Ricin Discovered In Mail Intended For White House The Secret Service intercepted the envelope containing the deadly toxin, law enforcement sources tell NPR. They say the poison did not make it to the White House grounds.
NPR logo Ricin Discovered In Mail Intended For White House

Ricin Discovered In Mail Intended For White House

Federal authorities are investigating after ricin, a deadly toxin, was discovered in mail intended for the White House.

The Secret Service intercepted the envelope which was positively identified with mail meant for the White House, law enforcement sources tell NPR. The ricin never made it to White House grounds, but authorities are still searching for other undiscovered dangerous packages that may be linked to the ricin.

Law enforcement sources also said investigators are narrowing down suspects, but have made no arrests.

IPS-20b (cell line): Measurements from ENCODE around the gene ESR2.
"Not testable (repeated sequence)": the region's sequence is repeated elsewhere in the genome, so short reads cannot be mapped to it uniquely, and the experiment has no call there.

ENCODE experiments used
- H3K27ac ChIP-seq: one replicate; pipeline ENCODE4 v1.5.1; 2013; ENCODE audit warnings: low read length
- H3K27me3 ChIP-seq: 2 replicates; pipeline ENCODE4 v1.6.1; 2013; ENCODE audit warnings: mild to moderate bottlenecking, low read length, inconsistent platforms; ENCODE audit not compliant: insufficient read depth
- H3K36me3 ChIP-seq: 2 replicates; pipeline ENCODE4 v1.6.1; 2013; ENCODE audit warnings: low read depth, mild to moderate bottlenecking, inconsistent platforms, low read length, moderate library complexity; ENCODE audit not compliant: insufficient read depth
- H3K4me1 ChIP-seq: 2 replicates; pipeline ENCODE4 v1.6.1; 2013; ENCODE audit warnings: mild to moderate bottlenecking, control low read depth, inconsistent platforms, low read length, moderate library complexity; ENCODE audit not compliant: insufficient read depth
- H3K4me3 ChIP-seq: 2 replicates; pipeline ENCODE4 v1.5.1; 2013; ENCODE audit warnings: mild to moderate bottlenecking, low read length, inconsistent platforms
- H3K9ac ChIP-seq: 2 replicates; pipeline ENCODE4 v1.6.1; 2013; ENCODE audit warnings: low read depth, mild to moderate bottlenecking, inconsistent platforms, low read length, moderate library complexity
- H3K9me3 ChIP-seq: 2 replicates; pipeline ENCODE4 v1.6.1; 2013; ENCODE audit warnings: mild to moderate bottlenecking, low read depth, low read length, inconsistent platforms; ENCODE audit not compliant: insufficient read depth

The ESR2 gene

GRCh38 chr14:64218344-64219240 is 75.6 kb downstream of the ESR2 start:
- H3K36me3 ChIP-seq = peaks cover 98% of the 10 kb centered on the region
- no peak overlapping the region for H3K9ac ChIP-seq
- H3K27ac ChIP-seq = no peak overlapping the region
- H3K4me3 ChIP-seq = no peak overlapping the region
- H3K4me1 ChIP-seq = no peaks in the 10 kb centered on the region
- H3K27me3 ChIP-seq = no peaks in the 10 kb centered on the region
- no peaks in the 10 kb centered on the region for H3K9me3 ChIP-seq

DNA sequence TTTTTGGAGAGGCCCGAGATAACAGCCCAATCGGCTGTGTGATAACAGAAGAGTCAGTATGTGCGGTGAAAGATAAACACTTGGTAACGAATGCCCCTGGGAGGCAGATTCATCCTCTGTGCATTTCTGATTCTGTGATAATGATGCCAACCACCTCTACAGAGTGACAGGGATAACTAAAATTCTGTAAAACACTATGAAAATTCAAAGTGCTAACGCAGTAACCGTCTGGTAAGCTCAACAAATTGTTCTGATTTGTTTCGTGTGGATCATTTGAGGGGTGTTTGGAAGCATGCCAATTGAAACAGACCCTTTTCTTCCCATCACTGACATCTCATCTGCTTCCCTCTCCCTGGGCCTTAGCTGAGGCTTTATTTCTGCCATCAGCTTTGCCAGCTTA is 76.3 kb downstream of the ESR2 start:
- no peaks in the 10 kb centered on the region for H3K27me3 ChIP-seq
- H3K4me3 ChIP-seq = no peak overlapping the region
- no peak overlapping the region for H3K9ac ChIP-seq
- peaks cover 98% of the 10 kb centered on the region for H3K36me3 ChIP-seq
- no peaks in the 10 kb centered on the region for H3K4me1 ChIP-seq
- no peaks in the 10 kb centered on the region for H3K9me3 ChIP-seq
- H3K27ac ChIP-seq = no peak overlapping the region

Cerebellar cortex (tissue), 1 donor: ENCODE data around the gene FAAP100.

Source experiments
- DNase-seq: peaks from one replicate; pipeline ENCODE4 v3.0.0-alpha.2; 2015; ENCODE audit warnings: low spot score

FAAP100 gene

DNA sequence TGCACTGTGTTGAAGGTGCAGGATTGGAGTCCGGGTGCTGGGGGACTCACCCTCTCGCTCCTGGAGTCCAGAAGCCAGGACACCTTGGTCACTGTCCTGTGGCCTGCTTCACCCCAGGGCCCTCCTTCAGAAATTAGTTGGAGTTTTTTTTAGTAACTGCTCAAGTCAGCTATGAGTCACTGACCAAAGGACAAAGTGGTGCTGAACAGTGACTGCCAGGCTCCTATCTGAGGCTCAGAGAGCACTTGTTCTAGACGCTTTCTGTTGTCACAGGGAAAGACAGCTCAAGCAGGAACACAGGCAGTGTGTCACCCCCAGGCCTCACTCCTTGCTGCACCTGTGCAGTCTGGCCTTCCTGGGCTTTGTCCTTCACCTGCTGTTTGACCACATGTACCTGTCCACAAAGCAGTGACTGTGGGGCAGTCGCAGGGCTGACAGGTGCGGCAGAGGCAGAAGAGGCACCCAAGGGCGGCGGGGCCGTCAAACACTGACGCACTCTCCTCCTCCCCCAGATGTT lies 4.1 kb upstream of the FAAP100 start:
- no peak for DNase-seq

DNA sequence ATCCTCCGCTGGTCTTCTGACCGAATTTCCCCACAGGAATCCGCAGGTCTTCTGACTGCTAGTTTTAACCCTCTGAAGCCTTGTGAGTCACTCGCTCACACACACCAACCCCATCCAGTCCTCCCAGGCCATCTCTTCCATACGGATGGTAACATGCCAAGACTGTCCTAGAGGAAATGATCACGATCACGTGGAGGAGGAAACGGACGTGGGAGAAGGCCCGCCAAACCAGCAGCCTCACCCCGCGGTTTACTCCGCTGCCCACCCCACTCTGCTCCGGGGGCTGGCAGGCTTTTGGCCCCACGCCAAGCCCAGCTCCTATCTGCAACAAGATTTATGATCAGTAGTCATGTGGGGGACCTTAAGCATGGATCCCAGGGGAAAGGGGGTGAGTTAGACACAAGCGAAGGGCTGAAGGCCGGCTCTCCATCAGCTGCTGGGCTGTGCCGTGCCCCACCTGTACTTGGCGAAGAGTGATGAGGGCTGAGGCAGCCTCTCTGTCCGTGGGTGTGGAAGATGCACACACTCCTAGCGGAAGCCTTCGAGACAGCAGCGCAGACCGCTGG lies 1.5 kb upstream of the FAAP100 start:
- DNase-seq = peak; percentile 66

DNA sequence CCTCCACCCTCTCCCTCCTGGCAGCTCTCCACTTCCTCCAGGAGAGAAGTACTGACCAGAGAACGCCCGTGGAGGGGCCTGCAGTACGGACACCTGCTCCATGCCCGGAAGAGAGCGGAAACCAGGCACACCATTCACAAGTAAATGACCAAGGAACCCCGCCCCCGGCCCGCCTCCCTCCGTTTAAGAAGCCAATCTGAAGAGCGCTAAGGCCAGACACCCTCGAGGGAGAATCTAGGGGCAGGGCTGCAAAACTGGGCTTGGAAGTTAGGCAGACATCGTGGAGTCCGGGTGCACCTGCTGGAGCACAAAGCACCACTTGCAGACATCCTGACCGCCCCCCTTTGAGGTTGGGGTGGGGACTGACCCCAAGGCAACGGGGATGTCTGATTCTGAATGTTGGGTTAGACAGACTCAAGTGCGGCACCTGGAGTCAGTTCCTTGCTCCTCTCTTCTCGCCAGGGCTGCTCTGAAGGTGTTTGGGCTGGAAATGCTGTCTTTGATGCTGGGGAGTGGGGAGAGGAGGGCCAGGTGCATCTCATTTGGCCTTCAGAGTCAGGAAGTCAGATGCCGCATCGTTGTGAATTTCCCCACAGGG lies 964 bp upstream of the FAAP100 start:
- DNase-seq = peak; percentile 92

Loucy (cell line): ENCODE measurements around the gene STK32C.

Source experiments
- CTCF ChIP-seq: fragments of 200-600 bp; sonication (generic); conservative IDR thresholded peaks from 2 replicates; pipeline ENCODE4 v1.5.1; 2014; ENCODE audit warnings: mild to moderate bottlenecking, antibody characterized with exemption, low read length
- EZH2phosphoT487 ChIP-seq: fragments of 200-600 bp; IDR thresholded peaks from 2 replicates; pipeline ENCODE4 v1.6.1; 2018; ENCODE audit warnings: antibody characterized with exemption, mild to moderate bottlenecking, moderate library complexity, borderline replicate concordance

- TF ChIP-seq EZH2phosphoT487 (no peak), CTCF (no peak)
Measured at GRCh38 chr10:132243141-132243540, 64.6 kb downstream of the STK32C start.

Both the White House and Secret Service are declining to comment.

Ricin, a toxin derived from castor seeds, has been previously sent to public officials and politicians, including to President Obama in 2013. A man from Tupelo, Mississippi was sentenced to 25 years in prison in that case.

In 2018, the FBI arrested a Utah man they believed sent castor seeds in two envelopes addressed to the Pentagon.

NPR's Carrie Johnson contributed to this report.